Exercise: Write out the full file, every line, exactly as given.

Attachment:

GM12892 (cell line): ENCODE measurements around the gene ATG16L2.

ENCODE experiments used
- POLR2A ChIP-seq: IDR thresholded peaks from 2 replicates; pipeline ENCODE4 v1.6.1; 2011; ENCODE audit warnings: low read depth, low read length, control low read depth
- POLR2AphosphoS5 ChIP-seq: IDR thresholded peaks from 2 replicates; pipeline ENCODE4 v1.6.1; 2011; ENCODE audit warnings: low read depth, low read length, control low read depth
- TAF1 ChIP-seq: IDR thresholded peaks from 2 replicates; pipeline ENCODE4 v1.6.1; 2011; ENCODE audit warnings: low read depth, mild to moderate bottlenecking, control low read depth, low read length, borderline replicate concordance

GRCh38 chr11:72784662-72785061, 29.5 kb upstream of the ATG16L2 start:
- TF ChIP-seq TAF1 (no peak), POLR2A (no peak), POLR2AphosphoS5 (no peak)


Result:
GM12892 (cell line): ENCODE measurements around the gene ATG16L2.

ENCODE experiments used
- POLR2A ChIP-seq: IDR thresholded peaks from 2 replicates; pipeline ENCODE4 v1.6.1; 2011; ENCODE audit warnings: low read depth, low read length, control low read depth
- POLR2AphosphoS5 ChIP-seq: IDR thresholded peaks from 2 replicates; pipeline ENCODE4 v1.6.1; 2011; ENCODE audit warnings: low read depth, low read length, control low read depth
- TAF1 ChIP-seq: IDR thresholded peaks from 2 replicates; pipeline ENCODE4 v1.6.1; 2011; ENCODE audit warnings: low read depth, mild to moderate bottlenecking, control low read depth, low read length, borderline replicate concordance

GRCh38 chr11:72784662-72785061, 29.5 kb upstream of the ATG16L2 start:
- TF ChIP-seq TAF1 (no peak), POLR2A (no peak), POLR2AphosphoS5 (no peak)